Evidence That It Works
This adapted practice is a form of cognitive reappraisal, an emotion regulation strategy that focuses on changing your interpretation of a situation or event. Studies have found cognitive reappraisal to be effective in lessening emotional and physical feelings of anxiety, along with reducing depression after stressful experiences.
Why Does It Matter?
Researchers tell us that our thoughts, emotions, and behaviors are interconnected. By regularly questioning your thinking in a structured way, you can begin to shift your perspective, navigate strong emotions, and ultimately respond more thoughtfully to your students and colleagues.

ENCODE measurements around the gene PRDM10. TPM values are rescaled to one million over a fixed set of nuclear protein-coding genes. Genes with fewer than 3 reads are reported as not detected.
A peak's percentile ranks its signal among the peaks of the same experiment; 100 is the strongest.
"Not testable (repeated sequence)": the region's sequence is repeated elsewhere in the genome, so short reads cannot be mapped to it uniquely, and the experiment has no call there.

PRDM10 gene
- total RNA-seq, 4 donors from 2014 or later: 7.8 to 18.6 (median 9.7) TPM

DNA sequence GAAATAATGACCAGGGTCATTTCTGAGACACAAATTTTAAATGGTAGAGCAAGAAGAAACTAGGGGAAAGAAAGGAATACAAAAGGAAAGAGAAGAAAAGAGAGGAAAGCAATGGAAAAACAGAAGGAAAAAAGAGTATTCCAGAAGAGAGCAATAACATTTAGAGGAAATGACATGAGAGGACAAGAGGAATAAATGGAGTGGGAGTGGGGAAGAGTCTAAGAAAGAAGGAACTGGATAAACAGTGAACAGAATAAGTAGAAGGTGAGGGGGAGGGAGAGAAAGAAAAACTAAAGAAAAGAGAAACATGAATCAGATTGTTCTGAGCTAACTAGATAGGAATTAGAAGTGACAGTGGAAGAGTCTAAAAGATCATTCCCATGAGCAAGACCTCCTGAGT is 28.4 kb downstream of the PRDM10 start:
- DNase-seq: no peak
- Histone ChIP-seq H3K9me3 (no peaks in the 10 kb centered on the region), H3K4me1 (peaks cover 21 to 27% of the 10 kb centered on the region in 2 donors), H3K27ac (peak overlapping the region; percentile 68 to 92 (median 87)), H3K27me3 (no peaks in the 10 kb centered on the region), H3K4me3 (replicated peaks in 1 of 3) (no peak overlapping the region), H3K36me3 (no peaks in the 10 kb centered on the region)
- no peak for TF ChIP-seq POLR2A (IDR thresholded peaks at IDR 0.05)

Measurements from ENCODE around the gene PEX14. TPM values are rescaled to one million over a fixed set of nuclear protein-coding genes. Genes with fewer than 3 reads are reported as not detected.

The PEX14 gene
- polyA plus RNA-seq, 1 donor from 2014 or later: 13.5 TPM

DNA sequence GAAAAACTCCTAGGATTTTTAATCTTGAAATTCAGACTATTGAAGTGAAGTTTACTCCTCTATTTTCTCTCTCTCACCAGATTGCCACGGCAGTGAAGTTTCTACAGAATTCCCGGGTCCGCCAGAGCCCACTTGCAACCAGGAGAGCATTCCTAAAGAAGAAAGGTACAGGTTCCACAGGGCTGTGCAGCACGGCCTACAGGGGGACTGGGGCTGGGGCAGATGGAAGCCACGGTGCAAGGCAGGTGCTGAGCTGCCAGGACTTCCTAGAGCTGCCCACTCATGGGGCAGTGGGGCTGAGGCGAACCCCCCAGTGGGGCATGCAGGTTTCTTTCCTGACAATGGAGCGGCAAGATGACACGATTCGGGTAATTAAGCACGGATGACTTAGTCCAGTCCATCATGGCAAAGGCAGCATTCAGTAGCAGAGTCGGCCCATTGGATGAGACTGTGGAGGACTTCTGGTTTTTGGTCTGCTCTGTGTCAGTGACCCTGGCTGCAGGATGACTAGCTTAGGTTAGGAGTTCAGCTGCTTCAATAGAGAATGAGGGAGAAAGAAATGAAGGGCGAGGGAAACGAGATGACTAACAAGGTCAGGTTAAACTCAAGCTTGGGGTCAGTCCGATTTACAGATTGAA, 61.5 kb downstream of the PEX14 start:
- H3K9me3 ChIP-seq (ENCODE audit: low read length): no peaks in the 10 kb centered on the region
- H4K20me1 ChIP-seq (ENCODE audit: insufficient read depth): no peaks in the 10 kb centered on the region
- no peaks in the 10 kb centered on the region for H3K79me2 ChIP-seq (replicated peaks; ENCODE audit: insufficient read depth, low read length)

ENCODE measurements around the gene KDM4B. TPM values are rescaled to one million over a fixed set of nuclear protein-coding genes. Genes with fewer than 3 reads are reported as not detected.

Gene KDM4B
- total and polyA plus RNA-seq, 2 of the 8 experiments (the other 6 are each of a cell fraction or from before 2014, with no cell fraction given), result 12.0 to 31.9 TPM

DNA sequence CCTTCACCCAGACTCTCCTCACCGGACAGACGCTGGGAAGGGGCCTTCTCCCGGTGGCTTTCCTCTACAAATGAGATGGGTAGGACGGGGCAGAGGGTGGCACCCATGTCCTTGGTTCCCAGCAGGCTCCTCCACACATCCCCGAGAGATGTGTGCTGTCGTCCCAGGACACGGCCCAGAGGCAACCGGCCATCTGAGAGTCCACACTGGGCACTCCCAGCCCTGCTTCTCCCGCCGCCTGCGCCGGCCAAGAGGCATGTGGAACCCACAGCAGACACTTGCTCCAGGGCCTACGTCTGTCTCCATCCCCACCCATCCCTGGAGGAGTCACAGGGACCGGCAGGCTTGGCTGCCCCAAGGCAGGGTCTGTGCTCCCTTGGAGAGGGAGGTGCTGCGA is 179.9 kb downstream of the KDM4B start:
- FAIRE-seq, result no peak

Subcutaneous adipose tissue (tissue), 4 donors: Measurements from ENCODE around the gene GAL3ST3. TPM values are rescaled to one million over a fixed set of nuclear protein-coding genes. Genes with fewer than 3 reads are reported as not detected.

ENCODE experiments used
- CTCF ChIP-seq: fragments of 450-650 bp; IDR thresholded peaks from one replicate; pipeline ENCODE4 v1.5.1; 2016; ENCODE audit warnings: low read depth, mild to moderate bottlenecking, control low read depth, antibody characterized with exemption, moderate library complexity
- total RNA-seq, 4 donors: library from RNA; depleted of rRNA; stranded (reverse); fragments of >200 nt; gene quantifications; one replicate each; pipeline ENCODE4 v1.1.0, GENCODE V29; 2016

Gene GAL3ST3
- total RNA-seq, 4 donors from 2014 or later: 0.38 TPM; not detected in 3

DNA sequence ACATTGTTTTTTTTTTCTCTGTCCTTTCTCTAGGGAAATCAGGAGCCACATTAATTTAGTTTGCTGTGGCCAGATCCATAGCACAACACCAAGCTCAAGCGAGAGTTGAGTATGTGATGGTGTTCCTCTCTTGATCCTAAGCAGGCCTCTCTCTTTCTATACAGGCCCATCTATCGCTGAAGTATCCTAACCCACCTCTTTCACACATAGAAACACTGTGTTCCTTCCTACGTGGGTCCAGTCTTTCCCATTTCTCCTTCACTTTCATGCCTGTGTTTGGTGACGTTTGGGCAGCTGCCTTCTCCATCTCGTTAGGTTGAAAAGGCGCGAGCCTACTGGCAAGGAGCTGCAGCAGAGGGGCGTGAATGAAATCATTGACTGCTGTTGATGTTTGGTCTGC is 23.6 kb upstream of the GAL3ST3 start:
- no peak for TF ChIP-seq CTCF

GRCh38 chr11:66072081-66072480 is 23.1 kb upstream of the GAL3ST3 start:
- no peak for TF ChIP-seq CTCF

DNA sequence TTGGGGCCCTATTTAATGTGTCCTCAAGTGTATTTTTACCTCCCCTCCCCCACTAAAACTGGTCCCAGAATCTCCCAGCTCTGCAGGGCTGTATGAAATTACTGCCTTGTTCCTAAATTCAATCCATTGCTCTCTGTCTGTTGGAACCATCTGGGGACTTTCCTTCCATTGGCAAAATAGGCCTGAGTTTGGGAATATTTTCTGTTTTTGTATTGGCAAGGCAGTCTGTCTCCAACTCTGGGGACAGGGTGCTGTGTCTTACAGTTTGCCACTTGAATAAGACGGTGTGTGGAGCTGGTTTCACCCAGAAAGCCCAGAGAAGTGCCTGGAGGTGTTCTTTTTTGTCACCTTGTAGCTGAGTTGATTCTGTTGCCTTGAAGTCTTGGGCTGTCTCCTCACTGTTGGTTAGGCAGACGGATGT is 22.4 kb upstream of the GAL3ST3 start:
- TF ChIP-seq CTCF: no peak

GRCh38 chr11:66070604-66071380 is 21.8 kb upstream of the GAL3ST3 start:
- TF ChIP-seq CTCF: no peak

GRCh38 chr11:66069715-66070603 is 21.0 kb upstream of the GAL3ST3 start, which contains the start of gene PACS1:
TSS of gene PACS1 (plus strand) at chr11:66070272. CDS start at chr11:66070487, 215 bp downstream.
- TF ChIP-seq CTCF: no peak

For example, if a student yells at at a teacher in class, the teacher might initially think, “This is so awful; it feels terrible to be yelled at in front of all the kids. What did I do to deserve this?” If the teacher is able to pause and re-assess the situation, he can begin to adjust his thinking: “That was not pleasant, and it’s likely that this student is having a really rough time right now. It wasn’t personal.” With this revised perspective, he is less likely to react angrily, and more likely to help this student find more constructive outlets for her own anger.